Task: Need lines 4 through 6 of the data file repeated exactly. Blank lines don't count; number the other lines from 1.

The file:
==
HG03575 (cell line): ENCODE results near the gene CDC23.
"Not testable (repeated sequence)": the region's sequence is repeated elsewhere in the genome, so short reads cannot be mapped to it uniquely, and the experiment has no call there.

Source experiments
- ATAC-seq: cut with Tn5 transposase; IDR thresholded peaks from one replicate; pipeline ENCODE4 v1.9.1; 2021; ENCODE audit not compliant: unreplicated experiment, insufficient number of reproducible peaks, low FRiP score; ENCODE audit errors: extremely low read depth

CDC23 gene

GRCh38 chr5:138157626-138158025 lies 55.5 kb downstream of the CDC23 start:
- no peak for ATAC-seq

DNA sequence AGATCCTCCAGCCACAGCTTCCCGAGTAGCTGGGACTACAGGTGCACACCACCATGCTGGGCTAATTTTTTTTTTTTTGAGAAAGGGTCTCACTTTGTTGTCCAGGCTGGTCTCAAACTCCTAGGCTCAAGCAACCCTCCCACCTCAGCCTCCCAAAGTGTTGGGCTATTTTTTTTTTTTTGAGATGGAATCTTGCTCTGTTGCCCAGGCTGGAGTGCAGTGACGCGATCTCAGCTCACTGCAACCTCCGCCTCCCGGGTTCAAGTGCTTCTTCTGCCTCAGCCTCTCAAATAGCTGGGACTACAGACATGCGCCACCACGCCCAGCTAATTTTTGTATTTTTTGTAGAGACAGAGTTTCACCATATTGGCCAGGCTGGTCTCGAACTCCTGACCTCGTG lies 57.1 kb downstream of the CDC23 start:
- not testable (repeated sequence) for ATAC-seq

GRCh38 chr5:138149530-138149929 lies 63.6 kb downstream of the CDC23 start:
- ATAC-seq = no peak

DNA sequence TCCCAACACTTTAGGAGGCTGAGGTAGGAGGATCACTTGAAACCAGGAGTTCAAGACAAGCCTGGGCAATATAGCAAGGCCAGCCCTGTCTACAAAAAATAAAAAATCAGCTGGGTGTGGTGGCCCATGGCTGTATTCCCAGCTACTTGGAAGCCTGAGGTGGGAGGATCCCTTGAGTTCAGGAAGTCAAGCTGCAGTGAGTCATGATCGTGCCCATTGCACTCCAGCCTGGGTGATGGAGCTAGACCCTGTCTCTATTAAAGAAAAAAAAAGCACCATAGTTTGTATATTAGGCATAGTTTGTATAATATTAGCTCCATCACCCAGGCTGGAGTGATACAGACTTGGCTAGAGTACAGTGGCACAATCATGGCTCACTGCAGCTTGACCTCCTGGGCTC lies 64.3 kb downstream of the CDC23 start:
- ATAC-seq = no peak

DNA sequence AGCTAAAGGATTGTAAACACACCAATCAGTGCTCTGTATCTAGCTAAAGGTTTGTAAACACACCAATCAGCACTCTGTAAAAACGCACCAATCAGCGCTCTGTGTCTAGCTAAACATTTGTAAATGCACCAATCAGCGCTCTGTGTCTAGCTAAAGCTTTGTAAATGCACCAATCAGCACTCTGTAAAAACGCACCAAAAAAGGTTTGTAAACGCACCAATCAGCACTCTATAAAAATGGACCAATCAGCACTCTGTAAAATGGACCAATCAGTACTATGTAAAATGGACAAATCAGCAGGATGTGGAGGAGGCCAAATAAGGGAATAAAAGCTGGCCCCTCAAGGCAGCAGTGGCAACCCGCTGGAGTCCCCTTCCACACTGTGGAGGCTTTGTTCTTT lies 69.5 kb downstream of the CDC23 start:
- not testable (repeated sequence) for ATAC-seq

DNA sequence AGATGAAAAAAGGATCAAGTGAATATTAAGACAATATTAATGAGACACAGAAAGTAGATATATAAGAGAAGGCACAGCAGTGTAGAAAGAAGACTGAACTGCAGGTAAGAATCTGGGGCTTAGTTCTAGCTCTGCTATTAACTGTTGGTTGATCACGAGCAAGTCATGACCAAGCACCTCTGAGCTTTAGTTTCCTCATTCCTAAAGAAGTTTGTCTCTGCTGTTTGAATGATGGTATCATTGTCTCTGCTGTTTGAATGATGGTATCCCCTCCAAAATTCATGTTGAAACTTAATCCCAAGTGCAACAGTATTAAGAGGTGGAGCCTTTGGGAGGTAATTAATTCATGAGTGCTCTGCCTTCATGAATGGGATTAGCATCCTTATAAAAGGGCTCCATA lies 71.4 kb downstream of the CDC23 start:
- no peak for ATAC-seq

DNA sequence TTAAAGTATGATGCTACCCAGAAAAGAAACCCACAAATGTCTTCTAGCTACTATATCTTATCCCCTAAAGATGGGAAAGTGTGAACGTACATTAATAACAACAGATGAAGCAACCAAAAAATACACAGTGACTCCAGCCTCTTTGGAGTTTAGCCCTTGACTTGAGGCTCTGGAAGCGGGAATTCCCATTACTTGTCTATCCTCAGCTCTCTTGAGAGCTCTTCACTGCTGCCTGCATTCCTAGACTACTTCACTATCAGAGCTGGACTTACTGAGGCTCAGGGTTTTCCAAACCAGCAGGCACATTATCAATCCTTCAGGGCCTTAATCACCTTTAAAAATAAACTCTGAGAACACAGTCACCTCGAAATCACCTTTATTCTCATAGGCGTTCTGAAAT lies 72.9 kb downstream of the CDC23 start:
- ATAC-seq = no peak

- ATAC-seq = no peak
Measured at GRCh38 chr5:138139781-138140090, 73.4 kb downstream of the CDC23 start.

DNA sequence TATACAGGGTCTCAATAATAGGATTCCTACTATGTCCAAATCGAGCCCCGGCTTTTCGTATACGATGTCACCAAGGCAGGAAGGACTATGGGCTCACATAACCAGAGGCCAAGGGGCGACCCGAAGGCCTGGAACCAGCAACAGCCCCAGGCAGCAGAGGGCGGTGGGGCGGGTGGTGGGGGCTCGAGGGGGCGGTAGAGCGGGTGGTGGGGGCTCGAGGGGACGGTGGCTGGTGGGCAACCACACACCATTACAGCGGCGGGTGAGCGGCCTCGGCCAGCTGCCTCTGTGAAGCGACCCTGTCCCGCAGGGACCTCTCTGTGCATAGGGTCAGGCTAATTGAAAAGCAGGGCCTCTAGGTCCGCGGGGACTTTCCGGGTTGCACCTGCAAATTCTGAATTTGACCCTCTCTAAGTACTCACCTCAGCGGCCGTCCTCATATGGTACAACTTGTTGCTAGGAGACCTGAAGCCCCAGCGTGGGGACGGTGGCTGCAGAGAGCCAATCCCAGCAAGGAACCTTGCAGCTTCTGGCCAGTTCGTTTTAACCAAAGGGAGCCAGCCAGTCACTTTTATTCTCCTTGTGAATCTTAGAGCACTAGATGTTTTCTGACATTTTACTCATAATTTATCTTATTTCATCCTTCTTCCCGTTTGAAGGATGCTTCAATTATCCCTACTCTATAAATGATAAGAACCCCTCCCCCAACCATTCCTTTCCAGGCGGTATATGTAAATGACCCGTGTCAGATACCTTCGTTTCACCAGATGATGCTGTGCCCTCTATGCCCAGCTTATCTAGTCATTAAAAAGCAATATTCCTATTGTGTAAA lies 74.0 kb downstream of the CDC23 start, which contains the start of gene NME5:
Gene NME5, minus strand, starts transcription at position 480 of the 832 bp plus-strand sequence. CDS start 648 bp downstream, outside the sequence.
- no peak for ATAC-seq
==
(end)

- ATAC-seq: cut with Tn5 transposase; IDR thresholded peaks from one replicate; pipeline ENCODE4 v1.9.1; 2021; ENCODE audit not compliant: unreplicated experiment, insufficient number of reproducible peaks, low FRiP score; ENCODE audit errors: extremely low read depth

CDC23 gene

GRCh38 chr5:138157626-138158025 lies 55.5 kb downstream of the CDC23 start: